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Brussels warns UK threats on N Ireland protocol could break peace


The EU’s Brexit negotiator has urged the UK to have interaction with Brussels over Northern Ireland, warning that tearing up their commerce deal might harm peace and stability within the area.

Maros Šefčovič, European fee vice-president, was responding to UK threats that it will draw up laws subsequent week to disapply components of the Northern Ireland protocol, which governs post-Brexit commerce on the island of Ireland.

In an interview with the FT, Šefčovič described the protocol as “a measure for peace”. “I don’t see how this [UK move] is promoting peace, stability and predictability for Northern Ireland and for the island of Ireland,” he stated.

The UK authorities has acquired authorized recommendation that it will be justified in overriding components of the protocol to be able to help the 1998 Good Friday Agreement that introduced peace to the area.

Northern Ireland’s Democratic Unionist get together on Friday blocked the election of a brand new speaker on the area’s nationwide meeting, successfully blocking the formation of an government, till the protocol was scrapped.

Unionists say the deal undermines the area’s ties to the UK as a result of it places a commerce border for items within the Irish Sea.

Šefčovič declined to say how Brussels would reply to any unilateral UK transfer on the protocol however stated it’s “unacceptable for us” to vary a global settlement that was lower than two years previous.

“I would say there is a united position of all EU member states and the [European] parliament,” he stated.

An EU ambassador informed the FT that Brussels would reply calmly “but firmly” to any unilateral motion by London. “Constantly attacking the protocol is not just utterly unhelpful, but it’s also quite irresponsible and it’s playing with fire given the risk of polarisation inside Northern Ireland,” the ambassador stated.

Diplomats stated the EU was more likely to watch for any UK laws on the protocol to go by parliament earlier than responding. But measures it might take embrace scrapping the post-Brexit Trade and Cooperation Agreement, which might introduce tariffs on UK exports to the only market.

However, diplomats identified that within the meantime Brussels might reactivate authorized motion towards London for failing to implement full border checks in Northern Ireland. It paused the method in July 2021 to bolster the negotiating course of.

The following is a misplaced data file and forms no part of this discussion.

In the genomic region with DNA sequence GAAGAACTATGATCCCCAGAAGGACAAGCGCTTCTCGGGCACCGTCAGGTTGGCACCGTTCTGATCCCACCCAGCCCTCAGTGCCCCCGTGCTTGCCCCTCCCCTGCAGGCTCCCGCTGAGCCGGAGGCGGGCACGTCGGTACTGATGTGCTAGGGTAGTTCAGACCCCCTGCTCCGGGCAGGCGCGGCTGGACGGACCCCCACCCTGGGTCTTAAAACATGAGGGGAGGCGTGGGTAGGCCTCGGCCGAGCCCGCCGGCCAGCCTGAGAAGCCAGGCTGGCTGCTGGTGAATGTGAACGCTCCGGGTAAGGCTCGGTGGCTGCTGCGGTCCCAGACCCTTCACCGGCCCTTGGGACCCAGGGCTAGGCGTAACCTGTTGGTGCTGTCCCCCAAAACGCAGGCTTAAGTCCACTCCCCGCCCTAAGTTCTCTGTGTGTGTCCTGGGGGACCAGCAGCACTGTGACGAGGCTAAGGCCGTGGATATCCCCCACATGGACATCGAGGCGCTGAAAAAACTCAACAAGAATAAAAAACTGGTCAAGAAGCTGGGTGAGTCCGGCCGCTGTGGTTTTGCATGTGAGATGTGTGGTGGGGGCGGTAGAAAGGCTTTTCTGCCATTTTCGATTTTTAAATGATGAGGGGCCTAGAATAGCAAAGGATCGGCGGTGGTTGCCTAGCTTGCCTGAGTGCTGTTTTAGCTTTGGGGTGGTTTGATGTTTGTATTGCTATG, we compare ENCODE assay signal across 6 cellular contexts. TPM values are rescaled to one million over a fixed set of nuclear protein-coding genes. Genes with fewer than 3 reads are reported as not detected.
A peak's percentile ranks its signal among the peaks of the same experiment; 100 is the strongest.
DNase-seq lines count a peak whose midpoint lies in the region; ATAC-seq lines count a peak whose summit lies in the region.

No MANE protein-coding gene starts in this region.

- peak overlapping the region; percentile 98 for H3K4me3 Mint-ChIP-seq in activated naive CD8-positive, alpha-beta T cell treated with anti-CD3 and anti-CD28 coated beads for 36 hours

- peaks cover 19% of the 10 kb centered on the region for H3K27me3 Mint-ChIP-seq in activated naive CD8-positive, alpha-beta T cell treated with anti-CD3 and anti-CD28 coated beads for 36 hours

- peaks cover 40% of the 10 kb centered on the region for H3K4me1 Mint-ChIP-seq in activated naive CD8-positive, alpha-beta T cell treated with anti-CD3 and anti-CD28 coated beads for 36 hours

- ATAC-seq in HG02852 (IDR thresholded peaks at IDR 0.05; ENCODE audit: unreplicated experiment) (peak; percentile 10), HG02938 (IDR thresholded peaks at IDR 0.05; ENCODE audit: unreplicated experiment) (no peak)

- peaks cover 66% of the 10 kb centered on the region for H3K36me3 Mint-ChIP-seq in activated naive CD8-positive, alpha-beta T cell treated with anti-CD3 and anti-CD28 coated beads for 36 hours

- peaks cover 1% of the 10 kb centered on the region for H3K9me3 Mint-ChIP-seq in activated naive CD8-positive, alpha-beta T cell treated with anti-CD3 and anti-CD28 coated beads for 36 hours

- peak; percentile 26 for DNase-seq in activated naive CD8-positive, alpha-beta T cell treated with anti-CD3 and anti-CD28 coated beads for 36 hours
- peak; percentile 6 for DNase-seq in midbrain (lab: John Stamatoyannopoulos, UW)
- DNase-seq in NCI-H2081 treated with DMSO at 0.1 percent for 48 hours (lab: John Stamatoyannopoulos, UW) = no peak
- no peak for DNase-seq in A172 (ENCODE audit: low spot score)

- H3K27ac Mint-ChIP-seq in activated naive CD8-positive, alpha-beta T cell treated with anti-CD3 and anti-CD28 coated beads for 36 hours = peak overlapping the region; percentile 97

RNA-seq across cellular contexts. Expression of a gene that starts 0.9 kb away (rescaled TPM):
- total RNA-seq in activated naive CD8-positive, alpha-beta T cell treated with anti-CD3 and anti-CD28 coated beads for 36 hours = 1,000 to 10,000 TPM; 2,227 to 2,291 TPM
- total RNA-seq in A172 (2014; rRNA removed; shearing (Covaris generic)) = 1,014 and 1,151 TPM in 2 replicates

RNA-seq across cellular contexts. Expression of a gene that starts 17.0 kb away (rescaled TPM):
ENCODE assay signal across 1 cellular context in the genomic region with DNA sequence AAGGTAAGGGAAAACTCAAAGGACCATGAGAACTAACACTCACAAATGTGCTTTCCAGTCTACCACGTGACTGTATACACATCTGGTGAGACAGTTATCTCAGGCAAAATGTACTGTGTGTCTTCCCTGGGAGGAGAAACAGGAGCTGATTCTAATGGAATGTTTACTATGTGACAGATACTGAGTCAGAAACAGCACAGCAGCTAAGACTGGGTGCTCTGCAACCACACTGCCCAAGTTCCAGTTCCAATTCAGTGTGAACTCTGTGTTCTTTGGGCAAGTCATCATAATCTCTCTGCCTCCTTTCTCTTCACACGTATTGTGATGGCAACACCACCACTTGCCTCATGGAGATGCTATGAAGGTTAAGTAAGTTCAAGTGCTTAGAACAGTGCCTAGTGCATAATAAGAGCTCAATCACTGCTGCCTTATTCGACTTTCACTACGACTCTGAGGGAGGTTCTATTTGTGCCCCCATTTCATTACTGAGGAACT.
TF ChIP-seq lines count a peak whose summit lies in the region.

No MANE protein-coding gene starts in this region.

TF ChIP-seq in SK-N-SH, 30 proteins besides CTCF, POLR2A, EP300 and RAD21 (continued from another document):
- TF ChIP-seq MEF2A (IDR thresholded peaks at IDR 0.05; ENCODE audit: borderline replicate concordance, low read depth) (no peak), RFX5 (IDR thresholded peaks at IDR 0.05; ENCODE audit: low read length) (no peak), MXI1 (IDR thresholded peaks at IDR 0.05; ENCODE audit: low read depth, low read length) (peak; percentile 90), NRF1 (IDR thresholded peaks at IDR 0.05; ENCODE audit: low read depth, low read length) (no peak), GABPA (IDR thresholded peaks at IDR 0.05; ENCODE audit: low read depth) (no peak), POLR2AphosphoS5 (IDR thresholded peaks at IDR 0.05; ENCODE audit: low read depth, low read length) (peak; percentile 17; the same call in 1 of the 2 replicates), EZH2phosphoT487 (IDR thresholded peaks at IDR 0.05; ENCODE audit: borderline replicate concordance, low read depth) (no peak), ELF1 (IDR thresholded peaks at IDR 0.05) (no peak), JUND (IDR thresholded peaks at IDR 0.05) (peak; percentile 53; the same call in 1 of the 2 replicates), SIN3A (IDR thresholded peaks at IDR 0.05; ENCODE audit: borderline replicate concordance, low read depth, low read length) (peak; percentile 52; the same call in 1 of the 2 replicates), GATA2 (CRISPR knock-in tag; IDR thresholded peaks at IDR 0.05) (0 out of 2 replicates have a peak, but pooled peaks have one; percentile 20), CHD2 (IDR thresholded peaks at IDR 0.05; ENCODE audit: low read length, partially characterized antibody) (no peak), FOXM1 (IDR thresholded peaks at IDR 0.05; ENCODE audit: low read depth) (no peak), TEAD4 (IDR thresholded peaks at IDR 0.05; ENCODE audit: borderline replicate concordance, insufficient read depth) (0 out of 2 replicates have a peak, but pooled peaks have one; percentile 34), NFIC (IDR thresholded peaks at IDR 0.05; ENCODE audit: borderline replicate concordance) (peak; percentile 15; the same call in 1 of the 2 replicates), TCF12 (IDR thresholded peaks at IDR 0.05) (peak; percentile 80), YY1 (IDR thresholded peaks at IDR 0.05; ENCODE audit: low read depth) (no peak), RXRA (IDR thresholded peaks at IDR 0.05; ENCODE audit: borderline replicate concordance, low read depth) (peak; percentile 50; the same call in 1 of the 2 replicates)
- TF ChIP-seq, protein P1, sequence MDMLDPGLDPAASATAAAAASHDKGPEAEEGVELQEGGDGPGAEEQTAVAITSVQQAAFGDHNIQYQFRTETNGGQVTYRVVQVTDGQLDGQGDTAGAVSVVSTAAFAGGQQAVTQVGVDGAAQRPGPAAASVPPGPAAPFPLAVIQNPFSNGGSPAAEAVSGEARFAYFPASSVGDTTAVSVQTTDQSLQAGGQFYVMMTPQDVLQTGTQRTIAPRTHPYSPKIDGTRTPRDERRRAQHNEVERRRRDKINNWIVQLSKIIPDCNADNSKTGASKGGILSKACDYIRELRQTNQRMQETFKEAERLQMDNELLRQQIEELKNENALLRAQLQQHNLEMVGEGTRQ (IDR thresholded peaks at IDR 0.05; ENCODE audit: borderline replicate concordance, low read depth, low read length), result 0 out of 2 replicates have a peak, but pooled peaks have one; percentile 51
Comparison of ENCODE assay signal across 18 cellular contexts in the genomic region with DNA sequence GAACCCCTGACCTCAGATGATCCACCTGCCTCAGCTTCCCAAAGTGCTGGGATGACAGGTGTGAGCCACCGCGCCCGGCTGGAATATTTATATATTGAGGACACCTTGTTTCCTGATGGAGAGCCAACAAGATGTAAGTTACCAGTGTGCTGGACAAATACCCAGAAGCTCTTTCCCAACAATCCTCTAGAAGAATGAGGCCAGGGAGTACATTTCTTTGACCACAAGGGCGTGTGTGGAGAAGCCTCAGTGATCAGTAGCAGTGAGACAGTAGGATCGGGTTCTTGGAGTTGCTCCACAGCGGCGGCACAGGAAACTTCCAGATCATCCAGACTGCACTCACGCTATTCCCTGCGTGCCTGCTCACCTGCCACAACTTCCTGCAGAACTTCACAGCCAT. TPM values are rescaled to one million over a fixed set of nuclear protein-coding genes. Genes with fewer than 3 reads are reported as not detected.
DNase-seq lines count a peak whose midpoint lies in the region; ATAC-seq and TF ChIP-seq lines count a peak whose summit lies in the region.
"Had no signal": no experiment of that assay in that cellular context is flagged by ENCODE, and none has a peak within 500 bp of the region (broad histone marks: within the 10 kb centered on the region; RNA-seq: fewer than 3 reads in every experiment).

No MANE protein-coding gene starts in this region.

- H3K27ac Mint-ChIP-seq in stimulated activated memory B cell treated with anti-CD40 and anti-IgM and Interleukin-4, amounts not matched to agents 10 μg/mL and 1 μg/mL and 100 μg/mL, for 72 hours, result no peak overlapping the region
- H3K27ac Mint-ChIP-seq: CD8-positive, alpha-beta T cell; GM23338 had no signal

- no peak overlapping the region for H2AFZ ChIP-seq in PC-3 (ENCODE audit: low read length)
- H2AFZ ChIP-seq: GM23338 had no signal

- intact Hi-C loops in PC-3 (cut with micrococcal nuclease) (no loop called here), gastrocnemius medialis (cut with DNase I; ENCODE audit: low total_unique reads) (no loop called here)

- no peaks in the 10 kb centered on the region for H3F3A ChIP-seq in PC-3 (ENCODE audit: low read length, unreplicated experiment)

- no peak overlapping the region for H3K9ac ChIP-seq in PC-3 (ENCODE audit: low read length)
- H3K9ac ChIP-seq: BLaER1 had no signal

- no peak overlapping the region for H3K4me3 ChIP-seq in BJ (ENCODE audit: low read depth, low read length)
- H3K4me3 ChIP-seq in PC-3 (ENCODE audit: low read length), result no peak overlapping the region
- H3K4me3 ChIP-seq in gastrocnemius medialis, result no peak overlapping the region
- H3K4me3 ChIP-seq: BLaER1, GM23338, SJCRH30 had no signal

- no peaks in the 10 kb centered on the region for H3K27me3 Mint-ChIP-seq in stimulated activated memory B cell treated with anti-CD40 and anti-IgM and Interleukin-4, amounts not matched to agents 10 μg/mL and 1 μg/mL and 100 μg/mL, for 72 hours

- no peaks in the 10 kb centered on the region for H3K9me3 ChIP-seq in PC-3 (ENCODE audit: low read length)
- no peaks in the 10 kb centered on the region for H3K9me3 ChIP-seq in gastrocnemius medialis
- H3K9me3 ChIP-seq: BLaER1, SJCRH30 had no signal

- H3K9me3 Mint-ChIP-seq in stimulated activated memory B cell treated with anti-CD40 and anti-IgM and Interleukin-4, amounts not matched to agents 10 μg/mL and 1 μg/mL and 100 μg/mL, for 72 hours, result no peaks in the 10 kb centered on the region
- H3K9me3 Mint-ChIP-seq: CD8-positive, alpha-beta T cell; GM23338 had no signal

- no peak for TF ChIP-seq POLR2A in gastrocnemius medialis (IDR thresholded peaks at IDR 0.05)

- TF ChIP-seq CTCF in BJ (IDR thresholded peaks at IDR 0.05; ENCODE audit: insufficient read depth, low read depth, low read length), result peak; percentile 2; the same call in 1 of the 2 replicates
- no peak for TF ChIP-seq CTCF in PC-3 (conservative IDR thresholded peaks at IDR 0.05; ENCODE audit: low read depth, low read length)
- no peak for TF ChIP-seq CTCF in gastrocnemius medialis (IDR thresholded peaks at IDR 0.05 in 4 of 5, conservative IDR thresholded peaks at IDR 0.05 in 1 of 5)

Šefčovič stated Northern Ireland had a “unique opportunity” to develop its economic system as a member of each the UK and EU markets, and added that the area’s enterprise neighborhood supported the present preparations. However, he cautioned that uncertainty over the protocol was holding again funding.

“There are a lot of new investment opportunities, which are on the shelf . . . because these big investors from the US, Canada, Europe . . . are waiting to see how this would pan out,” he stated.

Šefčovič stated that if the UK determined to override the protocol, Brussels must impose customs and animal well being checks on items, however didn’t say how or the place these checks would happen.

“We, of course, are responsible for the integrity of the whole single market. And I think it’s quite clear that it would be unacceptable to have an unguarded backdoor to the single market,” he stated.

Dublin fears unilateral motion by the UK might trigger disruption to its personal commerce with the EU. Simon Coveney, the Irish international minister, warned in a BBC interview on Friday that Ireland’s economic system might change into “collateral damage”.

Šefčovič acknowledged that the protocol has affected intra-UK commerce and has proposed fewer controls on freight from Great Britain that’s destined for Northern Ireland. “If we work together, we know how to reduce the checks by 80 per cent and we are proposing express lanes. The same for customs procedures, cutting them at least by half.”

However, Liz Truss, UK international secretary, maintains there needs to be no controls in any respect on British freight destined for Northern Ireland.

Šefčovič stated he might solely focus on such modifications if the UK carried out the measures it had already agreed, resembling permitting EU officers to entry real-time, full customs information.

“This is really a tiny little effort the UK has to do to make sure that this system works,” he stated. “There is a basic pre-requisite [for concessions] that we have also to feel that the UK is ready to meet us halfway . . . that we would get access to the IT system, that they accept the fact that there has to be some minimal checks.”

He added: “I want this to end well for EU-UK relations because I think we just really need to close this chapter and build a new one.”



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